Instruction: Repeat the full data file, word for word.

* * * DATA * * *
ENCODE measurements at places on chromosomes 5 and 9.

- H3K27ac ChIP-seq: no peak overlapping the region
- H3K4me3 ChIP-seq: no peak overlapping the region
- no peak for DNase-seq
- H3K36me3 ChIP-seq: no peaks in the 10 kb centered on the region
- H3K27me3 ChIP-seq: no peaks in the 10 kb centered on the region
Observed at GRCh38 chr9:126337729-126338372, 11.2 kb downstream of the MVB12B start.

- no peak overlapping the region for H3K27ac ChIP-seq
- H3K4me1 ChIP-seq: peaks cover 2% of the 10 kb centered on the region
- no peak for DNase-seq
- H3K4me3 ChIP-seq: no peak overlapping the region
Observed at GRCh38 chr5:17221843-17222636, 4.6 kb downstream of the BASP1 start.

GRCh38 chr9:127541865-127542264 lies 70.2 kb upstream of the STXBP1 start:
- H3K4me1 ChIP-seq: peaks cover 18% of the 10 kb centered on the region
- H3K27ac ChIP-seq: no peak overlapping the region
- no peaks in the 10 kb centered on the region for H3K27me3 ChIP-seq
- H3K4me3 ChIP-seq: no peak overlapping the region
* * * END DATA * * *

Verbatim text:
ENCODE measurements at places on chromosomes 5 and 9.

- H3K27ac ChIP-seq: no peak overlapping the region
- H3K4me3 ChIP-seq: no peak overlapping the region
- no peak for DNase-seq
- H3K36me3 ChIP-seq: no peaks in the 10 kb centered on the region
- H3K27me3 ChIP-seq: no peaks in the 10 kb centered on the region
Observed at GRCh38 chr9:126337729-126338372, 11.2 kb downstream of the MVB12B start.

- no peak overlapping the region for H3K27ac ChIP-seq
- H3K4me1 ChIP-seq: peaks cover 2% of the 10 kb centered on the region
- no peak for DNase-seq
- H3K4me3 ChIP-seq: no peak overlapping the region
Observed at GRCh38 chr5:17221843-17222636, 4.6 kb downstream of the BASP1 start.

GRCh38 chr9:127541865-127542264 lies 70.2 kb upstream of the STXBP1 start:
- H3K4me1 ChIP-seq: peaks cover 18% of the 10 kb centered on the region
- H3K27ac ChIP-seq: no peak overlapping the region
- no peaks in the 10 kb centered on the region for H3K27me3 ChIP-seq
- H3K4me3 ChIP-seq: no peak overlapping the region